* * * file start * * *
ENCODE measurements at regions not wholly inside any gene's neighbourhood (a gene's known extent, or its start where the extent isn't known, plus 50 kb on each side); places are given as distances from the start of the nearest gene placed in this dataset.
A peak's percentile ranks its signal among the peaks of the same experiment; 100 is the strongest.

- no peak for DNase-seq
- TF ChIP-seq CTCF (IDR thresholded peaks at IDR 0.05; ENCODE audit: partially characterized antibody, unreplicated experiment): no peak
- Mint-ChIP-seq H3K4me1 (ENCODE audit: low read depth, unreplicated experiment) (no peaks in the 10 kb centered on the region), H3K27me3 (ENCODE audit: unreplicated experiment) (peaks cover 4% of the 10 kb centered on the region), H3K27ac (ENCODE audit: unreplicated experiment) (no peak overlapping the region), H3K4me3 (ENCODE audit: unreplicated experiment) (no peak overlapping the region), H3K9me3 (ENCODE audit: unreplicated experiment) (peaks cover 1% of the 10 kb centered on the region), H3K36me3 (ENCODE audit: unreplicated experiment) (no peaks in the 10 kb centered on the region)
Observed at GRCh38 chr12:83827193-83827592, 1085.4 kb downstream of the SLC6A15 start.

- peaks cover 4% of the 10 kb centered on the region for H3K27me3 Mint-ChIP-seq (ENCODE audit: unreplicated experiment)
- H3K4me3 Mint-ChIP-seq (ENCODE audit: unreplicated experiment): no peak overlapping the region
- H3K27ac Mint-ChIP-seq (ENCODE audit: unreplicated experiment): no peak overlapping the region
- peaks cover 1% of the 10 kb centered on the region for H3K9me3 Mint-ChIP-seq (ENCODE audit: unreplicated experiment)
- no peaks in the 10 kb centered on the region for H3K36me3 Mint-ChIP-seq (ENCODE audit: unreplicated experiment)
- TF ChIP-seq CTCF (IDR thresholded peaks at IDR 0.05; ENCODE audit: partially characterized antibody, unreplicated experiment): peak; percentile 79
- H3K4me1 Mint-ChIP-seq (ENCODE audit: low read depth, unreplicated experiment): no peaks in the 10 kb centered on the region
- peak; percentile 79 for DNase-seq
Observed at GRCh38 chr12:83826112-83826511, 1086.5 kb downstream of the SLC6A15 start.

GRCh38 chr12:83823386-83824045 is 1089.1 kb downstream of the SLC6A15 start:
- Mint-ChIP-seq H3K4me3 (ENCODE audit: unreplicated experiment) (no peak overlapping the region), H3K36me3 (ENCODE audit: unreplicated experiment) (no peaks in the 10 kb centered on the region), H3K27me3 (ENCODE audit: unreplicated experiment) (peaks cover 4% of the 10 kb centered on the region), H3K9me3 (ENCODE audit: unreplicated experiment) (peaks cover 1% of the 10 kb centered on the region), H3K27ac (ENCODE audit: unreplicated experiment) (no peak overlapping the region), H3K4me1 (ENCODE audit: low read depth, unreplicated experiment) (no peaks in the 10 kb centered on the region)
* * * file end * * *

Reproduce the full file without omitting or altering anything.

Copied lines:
ENCODE measurements at regions not wholly inside any gene's neighbourhood (a gene's known extent, or its start where the extent isn't known, plus 50 kb on each side); places are given as distances from the start of the nearest gene placed in this dataset.
A peak's percentile ranks its signal among the peaks of the same experiment; 100 is the strongest.

- no peak for DNase-seq
- TF ChIP-seq CTCF (IDR thresholded peaks at IDR 0.05; ENCODE audit: partially characterized antibody, unreplicated experiment): no peak
- Mint-ChIP-seq H3K4me1 (ENCODE audit: low read depth, unreplicated experiment) (no peaks in the 10 kb centered on the region), H3K27me3 (ENCODE audit: unreplicated experiment) (peaks cover 4% of the 10 kb centered on the region), H3K27ac (ENCODE audit: unreplicated experiment) (no peak overlapping the region), H3K4me3 (ENCODE audit: unreplicated experiment) (no peak overlapping the region), H3K9me3 (ENCODE audit: unreplicated experiment) (peaks cover 1% of the 10 kb centered on the region), H3K36me3 (ENCODE audit: unreplicated experiment) (no peaks in the 10 kb centered on the region)
Observed at GRCh38 chr12:83827193-83827592, 1085.4 kb downstream of the SLC6A15 start.

- peaks cover 4% of the 10 kb centered on the region for H3K27me3 Mint-ChIP-seq (ENCODE audit: unreplicated experiment)
- H3K4me3 Mint-ChIP-seq (ENCODE audit: unreplicated experiment): no peak overlapping the region
- H3K27ac Mint-ChIP-seq (ENCODE audit: unreplicated experiment): no peak overlapping the region
- peaks cover 1% of the 10 kb centered on the region for H3K9me3 Mint-ChIP-seq (ENCODE audit: unreplicated experiment)
- no peaks in the 10 kb centered on the region for H3K36me3 Mint-ChIP-seq (ENCODE audit: unreplicated experiment)
- TF ChIP-seq CTCF (IDR thresholded peaks at IDR 0.05; ENCODE audit: partially characterized antibody, unreplicated experiment): peak; percentile 79
- H3K4me1 Mint-ChIP-seq (ENCODE audit: low read depth, unreplicated experiment): no peaks in the 10 kb centered on the region
- peak; percentile 79 for DNase-seq
Observed at GRCh38 chr12:83826112-83826511, 1086.5 kb downstream of the SLC6A15 start.

GRCh38 chr12:83823386-83824045 is 1089.1 kb downstream of the SLC6A15 start:
- Mint-ChIP-seq H3K4me3 (ENCODE audit: unreplicated experiment) (no peak overlapping the region), H3K36me3 (ENCODE audit: unreplicated experiment) (no peaks in the 10 kb centered on the region), H3K27me3 (ENCODE audit: unreplicated experiment) (peaks cover 4% of the 10 kb centered on the region), H3K9me3 (ENCODE audit: unreplicated experiment) (peaks cover 1% of the 10 kb centered on the region), H3K27ac (ENCODE audit: unreplicated experiment) (no peak overlapping the region), H3K4me1 (ENCODE audit: low read depth, unreplicated experiment) (no peaks in the 10 kb centered on the region)